“The whole objective of that tour was to win gold. It was the best team led by Master Cawanibuka. We played with intent, with the purpose of getting the gold medal and in a split second, because of my mistake, everything changed.

“I blame myself as a player and individual because that mistake cost us that gold medal. Today I regret what I did even though it was unintentional. I apologise to everyone.

“I was criticised for that incident, and I took responsibility for my action. I had learnt from the criticisims, and had moved on strongly. Today I share my mistake to players, friends, young people and teams so that they learn and do not commit the same mistake.

“In every Commonwealth Games and even at times when I am alone, that incident always comes back. It has been haunting me for so long. Today I still regret what I did in that spur of the moment. I still blame myself that I let the team down. It was a very solid team.

“Everyone was disappointed. That year was our best chance to win the gold medal and I let the team and the country down. From that time until today we are still falling short of that medal.

“We steamrolled our opponents from the pool games and right to the final. We were confident that we could easily beat New Zealand, but it was my miscalculation on controlling myself on the timing when Flemming kicked the ball and my tackle which affected us.

“There was no intention of harming Flemming. It was in the second half with four minutes left and as I sat on the bench, I bowed my head in shame cursing myself because I knew wewere done. Game over, and I caused the loss.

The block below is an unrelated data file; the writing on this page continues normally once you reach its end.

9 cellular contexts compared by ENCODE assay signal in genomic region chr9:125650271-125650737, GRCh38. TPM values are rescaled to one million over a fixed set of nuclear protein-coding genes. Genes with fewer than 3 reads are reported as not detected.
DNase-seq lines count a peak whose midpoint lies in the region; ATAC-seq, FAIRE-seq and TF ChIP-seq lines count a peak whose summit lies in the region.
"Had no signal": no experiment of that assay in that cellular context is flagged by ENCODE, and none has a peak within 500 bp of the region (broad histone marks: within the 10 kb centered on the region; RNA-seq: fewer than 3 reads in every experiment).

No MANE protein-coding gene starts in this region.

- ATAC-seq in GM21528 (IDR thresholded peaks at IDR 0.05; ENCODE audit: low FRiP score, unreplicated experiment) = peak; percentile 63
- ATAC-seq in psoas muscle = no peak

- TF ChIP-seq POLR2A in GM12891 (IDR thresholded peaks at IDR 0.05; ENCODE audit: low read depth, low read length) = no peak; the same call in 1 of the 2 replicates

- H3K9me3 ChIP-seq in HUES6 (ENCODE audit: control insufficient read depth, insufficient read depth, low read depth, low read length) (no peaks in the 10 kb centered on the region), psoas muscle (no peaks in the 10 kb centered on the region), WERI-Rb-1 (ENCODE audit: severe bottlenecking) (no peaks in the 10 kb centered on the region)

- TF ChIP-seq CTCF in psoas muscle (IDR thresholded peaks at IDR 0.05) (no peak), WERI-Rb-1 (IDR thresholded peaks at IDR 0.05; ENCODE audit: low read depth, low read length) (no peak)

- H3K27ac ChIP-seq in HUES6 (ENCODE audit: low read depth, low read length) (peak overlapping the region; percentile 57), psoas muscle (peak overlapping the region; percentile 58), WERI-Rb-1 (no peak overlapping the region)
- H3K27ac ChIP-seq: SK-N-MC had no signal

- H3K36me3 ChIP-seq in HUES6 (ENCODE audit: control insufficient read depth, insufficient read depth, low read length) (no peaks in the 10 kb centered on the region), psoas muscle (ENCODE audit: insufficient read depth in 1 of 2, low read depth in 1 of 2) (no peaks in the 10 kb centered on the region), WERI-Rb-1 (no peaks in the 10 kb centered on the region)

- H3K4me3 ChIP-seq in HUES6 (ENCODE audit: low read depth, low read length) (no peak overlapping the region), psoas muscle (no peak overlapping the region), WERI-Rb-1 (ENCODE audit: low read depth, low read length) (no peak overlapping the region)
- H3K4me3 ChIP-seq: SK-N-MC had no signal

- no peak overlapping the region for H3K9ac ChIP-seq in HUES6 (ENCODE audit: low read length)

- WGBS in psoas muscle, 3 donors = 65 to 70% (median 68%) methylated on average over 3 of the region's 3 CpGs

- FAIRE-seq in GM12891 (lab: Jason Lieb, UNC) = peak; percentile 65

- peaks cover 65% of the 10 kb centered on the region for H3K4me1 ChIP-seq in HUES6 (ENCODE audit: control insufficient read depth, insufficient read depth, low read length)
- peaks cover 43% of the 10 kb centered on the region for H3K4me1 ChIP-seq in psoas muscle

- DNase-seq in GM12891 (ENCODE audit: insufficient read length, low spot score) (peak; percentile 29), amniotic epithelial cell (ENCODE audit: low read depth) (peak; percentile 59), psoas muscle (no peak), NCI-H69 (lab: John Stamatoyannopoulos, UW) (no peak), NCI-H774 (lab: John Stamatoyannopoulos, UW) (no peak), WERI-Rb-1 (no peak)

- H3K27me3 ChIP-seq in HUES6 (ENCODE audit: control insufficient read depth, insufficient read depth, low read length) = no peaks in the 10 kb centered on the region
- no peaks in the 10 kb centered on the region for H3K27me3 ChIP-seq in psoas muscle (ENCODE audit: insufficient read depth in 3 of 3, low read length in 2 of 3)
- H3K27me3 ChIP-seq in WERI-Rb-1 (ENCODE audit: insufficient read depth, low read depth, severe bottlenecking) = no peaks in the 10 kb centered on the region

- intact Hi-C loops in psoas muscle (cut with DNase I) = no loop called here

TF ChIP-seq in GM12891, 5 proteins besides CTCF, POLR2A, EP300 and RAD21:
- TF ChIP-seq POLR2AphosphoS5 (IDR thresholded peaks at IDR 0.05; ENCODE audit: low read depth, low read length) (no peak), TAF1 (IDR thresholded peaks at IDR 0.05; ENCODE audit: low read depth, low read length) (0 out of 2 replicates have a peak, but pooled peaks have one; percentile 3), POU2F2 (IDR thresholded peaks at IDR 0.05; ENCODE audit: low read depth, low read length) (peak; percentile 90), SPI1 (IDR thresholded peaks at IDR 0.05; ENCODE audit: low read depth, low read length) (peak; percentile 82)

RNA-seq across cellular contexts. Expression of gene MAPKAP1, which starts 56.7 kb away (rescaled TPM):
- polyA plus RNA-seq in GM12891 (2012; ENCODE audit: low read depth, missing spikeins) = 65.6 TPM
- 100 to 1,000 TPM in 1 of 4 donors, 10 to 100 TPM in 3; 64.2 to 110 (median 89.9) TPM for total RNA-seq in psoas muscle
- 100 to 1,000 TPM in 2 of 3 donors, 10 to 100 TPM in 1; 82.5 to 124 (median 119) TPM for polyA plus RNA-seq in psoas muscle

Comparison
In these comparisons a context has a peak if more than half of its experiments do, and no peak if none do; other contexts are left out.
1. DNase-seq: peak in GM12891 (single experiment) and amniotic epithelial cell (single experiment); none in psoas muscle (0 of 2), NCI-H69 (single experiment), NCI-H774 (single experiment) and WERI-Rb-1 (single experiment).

“During the hearing the panel said it was supposed to be a yellow card. Whether the referee was right or wrong, he was the sole judge of the match.

“Until today I am still disappointed. I sat on he bench ashamed and lost. I did not want to come back to Fiji and wanted to get as far away from everyone, but my teammates encouraged me after the final.

“Serevi comforted me and said ‘For every rugby player, if you fall today, you will get up tomorrow and continue. That encouraged me and I endured all the pain from the criticisms.”

But Fuli, bred and raised from Nabua, outside Suva, fighting the odds is in his blood.

Sixteen years to date he is the assistant Fiji 7s coach, but as 7s at the Gold Coast starts today, and even the ghost of the red card returns, Fuli will use the torment to teach Fijian players to be rugby braves.

“There were positives from my error. It made me strong character wise because I learned to control my emotions while playing. I learned to be cautious.

“The best way I am sharing my experience is teaching our young players not to commit the same mistake. Discipline is one of the most important components of rugby nowadays, on and off the field.” Fuli will watch closely with hope that the team at Gold Coast commits less mistakes and play naturally to scoop that elusive 7s rugby gold medal.

“Since that day and in other Commonwealth Games, we had been hanging on to silver, this team can bring the gold home. Let us support them,” he said.